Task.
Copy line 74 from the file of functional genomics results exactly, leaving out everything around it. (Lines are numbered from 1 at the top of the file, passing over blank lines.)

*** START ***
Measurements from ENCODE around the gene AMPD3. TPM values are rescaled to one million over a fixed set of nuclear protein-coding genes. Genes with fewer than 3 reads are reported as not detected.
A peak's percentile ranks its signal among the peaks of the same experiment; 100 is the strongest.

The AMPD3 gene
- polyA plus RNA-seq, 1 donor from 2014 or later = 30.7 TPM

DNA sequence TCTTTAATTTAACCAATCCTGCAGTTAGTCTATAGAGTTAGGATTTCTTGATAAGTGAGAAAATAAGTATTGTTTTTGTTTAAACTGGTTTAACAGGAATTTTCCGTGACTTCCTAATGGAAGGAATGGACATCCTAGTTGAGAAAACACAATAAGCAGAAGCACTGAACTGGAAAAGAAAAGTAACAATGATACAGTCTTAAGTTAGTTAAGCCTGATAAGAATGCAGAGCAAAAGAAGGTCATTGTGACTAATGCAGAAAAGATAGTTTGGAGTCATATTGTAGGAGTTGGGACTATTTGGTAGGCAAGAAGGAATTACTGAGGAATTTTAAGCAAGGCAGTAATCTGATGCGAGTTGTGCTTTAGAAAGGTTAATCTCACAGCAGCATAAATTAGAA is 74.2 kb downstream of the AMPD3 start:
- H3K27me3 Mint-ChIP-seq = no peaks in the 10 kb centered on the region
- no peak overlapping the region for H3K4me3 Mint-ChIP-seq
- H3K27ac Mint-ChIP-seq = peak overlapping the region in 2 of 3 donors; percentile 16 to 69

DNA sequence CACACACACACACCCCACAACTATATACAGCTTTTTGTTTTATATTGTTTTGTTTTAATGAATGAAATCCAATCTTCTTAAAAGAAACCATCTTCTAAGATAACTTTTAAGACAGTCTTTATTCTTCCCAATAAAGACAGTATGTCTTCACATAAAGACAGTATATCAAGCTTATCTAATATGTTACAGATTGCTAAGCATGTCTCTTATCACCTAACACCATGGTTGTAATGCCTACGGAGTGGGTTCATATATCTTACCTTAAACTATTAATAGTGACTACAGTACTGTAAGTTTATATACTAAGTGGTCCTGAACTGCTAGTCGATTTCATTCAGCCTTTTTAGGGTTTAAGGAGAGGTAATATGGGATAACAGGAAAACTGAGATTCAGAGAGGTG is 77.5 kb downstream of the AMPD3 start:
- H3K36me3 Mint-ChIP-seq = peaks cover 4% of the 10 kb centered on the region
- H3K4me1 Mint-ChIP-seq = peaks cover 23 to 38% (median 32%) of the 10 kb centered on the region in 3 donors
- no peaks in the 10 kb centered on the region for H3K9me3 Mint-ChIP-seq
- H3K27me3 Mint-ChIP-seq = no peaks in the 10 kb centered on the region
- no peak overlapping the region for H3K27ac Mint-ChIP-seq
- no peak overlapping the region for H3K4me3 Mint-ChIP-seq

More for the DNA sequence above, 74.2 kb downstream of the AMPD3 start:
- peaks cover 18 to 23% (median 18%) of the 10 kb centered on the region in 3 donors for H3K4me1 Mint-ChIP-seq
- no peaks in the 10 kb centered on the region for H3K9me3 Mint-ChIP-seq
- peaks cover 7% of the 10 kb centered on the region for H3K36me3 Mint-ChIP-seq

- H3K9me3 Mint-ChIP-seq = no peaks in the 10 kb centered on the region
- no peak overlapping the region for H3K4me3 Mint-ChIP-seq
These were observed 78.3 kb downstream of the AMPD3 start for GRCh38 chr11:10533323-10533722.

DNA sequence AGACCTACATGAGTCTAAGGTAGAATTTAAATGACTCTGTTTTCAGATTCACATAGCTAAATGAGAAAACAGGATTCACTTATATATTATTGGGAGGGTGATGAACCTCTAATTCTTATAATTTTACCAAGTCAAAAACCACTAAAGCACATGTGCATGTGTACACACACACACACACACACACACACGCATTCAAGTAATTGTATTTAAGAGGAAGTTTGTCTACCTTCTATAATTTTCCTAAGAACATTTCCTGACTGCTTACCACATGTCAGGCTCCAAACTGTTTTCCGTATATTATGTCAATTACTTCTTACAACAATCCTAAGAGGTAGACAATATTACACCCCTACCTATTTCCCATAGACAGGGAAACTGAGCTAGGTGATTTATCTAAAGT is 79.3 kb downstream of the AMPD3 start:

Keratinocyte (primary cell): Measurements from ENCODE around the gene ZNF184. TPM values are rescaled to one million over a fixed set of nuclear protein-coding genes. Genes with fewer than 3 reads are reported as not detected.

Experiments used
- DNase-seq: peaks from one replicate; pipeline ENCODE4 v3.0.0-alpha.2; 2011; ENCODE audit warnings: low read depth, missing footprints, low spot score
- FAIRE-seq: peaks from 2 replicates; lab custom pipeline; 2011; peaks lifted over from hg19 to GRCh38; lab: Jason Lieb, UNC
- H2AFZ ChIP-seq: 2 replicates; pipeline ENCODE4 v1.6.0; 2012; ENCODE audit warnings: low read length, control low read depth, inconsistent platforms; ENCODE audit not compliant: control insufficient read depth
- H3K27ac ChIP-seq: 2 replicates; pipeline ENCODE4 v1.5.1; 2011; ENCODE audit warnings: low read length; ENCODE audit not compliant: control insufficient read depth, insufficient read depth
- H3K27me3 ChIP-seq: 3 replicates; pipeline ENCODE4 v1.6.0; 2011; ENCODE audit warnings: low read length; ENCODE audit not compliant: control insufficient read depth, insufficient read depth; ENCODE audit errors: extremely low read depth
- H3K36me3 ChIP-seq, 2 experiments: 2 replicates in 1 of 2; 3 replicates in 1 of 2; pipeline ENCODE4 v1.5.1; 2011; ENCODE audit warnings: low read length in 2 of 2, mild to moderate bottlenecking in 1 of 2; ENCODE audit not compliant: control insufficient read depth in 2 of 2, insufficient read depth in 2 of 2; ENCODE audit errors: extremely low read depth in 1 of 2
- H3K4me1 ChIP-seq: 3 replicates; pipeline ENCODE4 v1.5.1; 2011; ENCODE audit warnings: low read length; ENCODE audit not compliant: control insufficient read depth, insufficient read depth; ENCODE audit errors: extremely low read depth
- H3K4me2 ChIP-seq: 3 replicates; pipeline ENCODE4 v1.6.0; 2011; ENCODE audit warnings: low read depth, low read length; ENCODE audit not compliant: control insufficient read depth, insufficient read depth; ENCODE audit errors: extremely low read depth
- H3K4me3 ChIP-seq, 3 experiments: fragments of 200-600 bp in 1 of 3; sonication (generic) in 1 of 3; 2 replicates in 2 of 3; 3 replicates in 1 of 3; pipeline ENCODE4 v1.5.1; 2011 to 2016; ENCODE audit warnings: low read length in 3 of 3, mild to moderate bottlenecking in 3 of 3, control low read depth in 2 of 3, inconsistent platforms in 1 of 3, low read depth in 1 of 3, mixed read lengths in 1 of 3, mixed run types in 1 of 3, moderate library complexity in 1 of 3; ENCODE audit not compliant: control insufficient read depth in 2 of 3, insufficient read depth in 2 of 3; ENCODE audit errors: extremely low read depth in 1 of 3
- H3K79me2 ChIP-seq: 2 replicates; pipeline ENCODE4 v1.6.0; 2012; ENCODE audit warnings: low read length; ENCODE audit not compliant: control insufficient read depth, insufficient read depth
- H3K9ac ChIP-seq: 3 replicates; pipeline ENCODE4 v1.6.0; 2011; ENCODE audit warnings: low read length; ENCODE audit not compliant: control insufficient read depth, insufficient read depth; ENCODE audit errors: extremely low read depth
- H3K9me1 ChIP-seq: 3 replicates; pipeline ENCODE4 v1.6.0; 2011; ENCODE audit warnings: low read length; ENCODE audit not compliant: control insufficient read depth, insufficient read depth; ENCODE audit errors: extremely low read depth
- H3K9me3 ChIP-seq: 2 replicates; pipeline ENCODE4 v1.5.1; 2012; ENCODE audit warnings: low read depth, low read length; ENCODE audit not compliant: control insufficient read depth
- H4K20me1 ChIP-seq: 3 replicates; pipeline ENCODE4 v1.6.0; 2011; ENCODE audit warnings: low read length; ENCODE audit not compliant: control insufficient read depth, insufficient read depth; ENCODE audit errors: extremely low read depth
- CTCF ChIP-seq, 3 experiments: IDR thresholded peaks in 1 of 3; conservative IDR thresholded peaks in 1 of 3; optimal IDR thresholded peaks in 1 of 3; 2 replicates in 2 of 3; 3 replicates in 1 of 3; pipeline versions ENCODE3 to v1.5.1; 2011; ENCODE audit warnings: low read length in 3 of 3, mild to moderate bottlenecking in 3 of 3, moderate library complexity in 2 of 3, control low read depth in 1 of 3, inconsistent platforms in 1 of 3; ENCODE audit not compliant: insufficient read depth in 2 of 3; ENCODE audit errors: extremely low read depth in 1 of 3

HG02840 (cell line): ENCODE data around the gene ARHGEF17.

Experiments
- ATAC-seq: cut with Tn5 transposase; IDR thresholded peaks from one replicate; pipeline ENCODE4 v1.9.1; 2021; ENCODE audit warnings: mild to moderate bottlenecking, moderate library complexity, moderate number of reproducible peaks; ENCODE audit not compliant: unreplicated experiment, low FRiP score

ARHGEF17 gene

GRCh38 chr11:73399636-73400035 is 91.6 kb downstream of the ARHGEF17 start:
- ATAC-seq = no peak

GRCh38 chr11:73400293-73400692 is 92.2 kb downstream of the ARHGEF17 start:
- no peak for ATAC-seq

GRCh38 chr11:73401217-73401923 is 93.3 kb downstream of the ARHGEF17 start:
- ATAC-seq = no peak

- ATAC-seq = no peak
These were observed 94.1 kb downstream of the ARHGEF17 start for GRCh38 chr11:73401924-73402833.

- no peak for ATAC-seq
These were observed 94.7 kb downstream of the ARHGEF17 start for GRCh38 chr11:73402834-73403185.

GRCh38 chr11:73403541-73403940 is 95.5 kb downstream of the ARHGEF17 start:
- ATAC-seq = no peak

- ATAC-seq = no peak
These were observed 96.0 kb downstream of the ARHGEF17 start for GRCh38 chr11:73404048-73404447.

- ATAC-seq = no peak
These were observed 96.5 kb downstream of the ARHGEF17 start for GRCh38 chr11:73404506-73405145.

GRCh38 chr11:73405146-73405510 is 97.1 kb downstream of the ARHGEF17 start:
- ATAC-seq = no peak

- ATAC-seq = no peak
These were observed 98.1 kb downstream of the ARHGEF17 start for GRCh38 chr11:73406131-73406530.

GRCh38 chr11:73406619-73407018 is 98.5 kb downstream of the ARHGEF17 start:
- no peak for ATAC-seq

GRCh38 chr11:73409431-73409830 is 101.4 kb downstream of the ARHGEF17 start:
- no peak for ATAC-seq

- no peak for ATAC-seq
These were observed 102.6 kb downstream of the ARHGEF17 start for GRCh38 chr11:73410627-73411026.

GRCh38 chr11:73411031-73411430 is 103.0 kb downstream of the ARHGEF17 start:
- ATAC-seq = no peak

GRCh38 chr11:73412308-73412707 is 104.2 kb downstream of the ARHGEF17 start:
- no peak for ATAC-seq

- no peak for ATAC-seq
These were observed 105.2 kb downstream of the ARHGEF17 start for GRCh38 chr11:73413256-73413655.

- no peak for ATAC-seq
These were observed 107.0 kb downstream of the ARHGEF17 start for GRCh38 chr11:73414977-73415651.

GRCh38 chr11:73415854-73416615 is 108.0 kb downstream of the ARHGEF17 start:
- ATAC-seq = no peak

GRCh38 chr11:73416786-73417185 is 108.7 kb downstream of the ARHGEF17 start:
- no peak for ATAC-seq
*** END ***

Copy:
- no peak for ATAC-seq